There’s something special about this year’s Reykjavik Open. Not only do we have a record number of 227 participants from no less than 37 federations, but there’s an especially big delegation from China: GM Ding Liren (2709), GM Yu Yangyi (2688), GM Bu Xiangzhi (2675), GM Xiu Deshun (2530), IM Wei Yi (2501), WGM Huang Qian (2478), IM Lou Yiping (2468), WGM Tan Zhongyi (2466), WGM Guo Qi (2431), IM Li Wenliang (2411), WGM Wang Jue (2375) and Wang Yiye (2226).
These 12 players travelled to Reykjavik a few days before the tournament and also participated in the Iceland-China match. This match was held in conjunction with the 60 year anniversary of the Chinese-Icelandic Culture Association, who organized the event along with the Icelandic Chess Federation.
Overall the “Chinese team” is doing more than alright in the tournament so far. After eight rounds only three players have a slight minus score, and the other nine are gaining Elo. Especially the lowest rated players seem to be underrated: Wang Yiye at the moment gains 19.65 points, Wang Jue (not to be confused with China’s third grandmaster Wang Yue) is up 23.55 points and Li Wenliang, the delegation leader, would add 15.8 points if the tournament had finished.
There’s even better news: four Chinese players are in contention for norms. Huang Qian and Tan Zhongyi need a draw in round 9 for an IM norm and Wang Jue only needs her opponent to show up! But there’s more.
The youngest team member from the People’s Republic, Wei Yi, must be the biggest talent in the country (in the world!) right now. The 13-year-old IM, who was born 2 June 1999, scored two GM norms last year and has now secured his third here in Reykjavik. He can lose his round 9 game and his TPR will still be way over 2600. His rating is already over 2500 and so since yesterday we have a new youngest GM in the world. (You heard it here first!)
Wei Yi got the title nicely: in round 8 he refuted over-optimistic play from the French number one.
Wei Yi (2501) – Vachier-Lagrave,Maxime (2715)
1.e4 c5 2.Nf3 Nc6 3.Bb5 d6 4.0–0 Bd7 5.Re1 Nf6 6.c3 a6 7.Bf1 Bg4 8.d4 cxd4 9.cxd4 e5 10.d5 Nd4 11.Be3 Nxf3+ 12.gxf3 Bd7 13.a4
13…Nh5!? This move, played with aggressive intentions, is a novelty. 13…Be7 14.Nd2 0–0 15.Nc4 Nh5 16.Nb6 Rb8 17.Kh1 Be8 18.a5 Bg5 was played in Areshchenko-Moiseenko, Kiev 2011. 14.Qb3 g5!? 15.Qxb7! Showing no fear. 15…Rg8 16.Nd2 g4 17.fxg4 Rb8 18.Qxa6 Rxg4+ 19.Kh1
19…f5!? The Frenchman seems to be playing “all or nothing”. 20.exf5 Rxb2 21.Be2 Nf6 22.Nc4!
Things got out of control for Black, who still hasn’t gotten close to the white king and here has to give an exchange. 22…Rxe2 23.Rxe2 Bxf5 24.f3 Rg6 25.Rg1 Kf7 26.Rxg6 hxg6 27.Bg5 Be7
28.Bxf6! Winning more material. 28…Kxf6 28…Bxf6 29.Nxd6+ 29.Nxe5 Qb8 30.Ng4+ Kg5 31.Rxe7 Qb1+ 32.Kg2 Bd3 33.Qa7 1–0
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The top four boards all ended in draws. Yu Yangyi (China) and Wesley So (Philippines) already split the point at move 22 in a Berlin Ruy Lopez. Grzegorz Gajewski (Poland) played very solidly against Pavel Eljanov (Ukraine), who didn’t take too many risks with a quiet line of the English Opening.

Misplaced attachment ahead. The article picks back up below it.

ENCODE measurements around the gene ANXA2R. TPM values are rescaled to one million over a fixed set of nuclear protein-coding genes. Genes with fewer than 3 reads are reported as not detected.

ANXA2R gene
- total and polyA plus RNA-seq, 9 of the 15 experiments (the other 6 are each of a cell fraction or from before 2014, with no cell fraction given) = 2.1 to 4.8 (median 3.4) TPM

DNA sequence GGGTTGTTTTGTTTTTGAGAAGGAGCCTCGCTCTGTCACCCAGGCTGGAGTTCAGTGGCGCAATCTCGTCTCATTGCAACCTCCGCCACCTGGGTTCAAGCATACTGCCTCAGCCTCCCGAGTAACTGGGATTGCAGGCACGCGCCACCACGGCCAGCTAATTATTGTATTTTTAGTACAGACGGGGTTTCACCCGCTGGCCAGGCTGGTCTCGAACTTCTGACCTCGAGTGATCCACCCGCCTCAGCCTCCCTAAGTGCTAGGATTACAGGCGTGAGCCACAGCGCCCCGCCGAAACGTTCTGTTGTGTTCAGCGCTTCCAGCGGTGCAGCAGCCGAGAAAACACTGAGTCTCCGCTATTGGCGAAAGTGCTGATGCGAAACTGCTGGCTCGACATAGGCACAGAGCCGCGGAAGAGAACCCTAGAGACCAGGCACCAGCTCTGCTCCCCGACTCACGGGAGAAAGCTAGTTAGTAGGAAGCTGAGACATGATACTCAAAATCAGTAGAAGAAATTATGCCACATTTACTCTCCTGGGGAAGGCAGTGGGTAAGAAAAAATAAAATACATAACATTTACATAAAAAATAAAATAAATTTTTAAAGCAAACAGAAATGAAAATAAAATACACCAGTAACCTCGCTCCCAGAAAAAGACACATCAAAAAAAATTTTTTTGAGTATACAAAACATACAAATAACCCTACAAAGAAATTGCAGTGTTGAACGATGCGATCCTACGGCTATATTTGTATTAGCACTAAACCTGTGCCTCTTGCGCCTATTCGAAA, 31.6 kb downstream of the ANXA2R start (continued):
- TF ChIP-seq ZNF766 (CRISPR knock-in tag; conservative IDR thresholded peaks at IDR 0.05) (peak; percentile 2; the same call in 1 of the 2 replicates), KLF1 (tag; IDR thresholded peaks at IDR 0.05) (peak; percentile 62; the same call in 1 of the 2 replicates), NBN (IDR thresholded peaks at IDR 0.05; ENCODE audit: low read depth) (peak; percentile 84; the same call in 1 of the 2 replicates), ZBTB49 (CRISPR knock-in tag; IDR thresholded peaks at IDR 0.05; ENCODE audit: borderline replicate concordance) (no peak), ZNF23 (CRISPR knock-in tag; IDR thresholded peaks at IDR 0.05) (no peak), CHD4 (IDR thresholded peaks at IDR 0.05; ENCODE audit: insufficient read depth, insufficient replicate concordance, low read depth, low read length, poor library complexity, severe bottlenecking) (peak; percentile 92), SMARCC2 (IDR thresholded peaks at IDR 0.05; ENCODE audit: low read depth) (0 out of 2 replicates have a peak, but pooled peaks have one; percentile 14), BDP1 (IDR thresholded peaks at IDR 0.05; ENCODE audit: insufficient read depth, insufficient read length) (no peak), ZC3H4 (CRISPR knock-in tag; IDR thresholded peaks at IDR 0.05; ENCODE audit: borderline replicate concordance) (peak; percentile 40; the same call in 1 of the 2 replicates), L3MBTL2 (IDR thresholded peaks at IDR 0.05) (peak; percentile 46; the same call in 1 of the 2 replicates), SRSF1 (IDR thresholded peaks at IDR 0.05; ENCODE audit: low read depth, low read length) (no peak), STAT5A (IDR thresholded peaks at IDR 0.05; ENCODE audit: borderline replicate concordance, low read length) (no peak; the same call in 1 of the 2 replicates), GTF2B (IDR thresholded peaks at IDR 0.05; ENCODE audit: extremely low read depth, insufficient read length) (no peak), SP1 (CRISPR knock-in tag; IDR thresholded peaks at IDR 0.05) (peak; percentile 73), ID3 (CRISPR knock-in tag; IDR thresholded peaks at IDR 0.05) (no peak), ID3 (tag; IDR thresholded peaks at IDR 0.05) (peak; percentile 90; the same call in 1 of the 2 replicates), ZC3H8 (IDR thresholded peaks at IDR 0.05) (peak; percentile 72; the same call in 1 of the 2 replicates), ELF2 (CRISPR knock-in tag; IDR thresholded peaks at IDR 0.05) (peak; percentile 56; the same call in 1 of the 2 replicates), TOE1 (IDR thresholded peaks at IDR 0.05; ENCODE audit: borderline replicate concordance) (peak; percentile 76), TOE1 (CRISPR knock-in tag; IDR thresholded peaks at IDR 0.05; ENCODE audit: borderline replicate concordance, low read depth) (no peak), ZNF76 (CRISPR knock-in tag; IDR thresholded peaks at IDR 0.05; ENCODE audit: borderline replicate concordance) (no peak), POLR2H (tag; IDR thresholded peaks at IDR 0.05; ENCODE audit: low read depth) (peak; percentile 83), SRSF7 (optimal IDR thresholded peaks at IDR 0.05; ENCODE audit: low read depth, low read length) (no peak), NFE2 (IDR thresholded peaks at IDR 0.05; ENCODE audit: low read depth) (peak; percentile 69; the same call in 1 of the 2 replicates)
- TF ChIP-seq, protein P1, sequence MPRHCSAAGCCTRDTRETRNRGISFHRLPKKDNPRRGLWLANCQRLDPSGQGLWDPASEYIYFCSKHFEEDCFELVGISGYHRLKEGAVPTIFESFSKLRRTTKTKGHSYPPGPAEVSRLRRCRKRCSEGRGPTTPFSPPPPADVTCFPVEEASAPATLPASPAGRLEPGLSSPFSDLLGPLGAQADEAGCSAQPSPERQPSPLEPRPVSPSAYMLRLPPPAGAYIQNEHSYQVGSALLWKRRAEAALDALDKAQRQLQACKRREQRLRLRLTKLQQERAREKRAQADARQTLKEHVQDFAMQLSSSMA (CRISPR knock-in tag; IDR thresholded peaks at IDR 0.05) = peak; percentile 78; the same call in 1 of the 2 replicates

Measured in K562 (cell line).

Top seed Anish Giri played the Alekhine Defence against Egypt’s number one Bassem Amin and the two quickly reached an ending (or rather: queenless middlegame). The Dutchman pushed both his a- and h-pawns, but soon it became clear that he had weakened too many squares. After the time control White was a healthy pawn up and eight moves later the following position was reached:
Amin,Bassem (2631) – Giri,Anish (2722)
Normally the bishop pair and two extra pawns would guarantee an easy win, but here it’s incredibly difficult and Amin quickly lost his c-pawn when it was just a draw.
Ding Liren (China) is one of the five 2700 players in the tournament, but due to draws in rounds 1, 4 and 6 he couldn’t be found on the top boards. Meanwhile he has sneaked up on the leaders.
Ipatov,Alexander (2569) – Ding Liren (2709)
The Ukrainian-born GM, who now plays for Turkey, felt that 25.Bxf3 Rxc3 26.Bxc3 exf3 was too dangerous because of the threat 27…g5. It’s not so clear, however, after 27.Qd1 g5 28.Qxf3 gxf4 29.gxf4. 25…Rb8 26.h4 c6
27.Bxf3?! White was already in big trouble but this loses by force. 27…exf3 28.e4 Bh3!
Black now also threatens 29…Bh6, 30…Bxf4, 31…Bg2+ and 32…Qh3. 29.Re1?! White should have tried 29.Rb1 Rxb1+ (29…Bh6? is too brilliant: 30.Rxb8+ Kh7 31.Nce2!) 30.Qxb1 Bh6 31.Kg1 Bxf4 32.Bxf4 Bg2 33.Qb8+ Kh7 34.Qf8
but 34…Ne8! 35.Qh6+ Kg8 wins here too. 36.g4 Qxg4 37.Qg5 is forced and now 37…Qe6! (attacking c4) 38.d5 cxd5 39.cxd5 Qc8!
and White cannot play 40.Bd2 because of 40…Qh3 so the knight has to move and the black queen will enter the queenside with decisive effect. 29…Bh6 30.Kg1 Bxf4 31.Bxf4 Bg2
We’ll finish with a nice combination by the charming Georgian lady whom we interviewed a few days ago:
Gretarsson,Hjorvar Steinn (2509) – Guramishvili,Sopiko (2414)
22…Bxf2+! 23.Kxf2 Rd4! and because 24.Qc2 Ng4+ 25…Qxg3 is killing, White gave his queen with 24.Qxd4 but lost anyway.
With two rounds to go, six players are tied for first place and they are paired against each other like this: Ding Liren-Eljanov, So-Dziuba and Gajewski-Wei Yi. Anything can happen!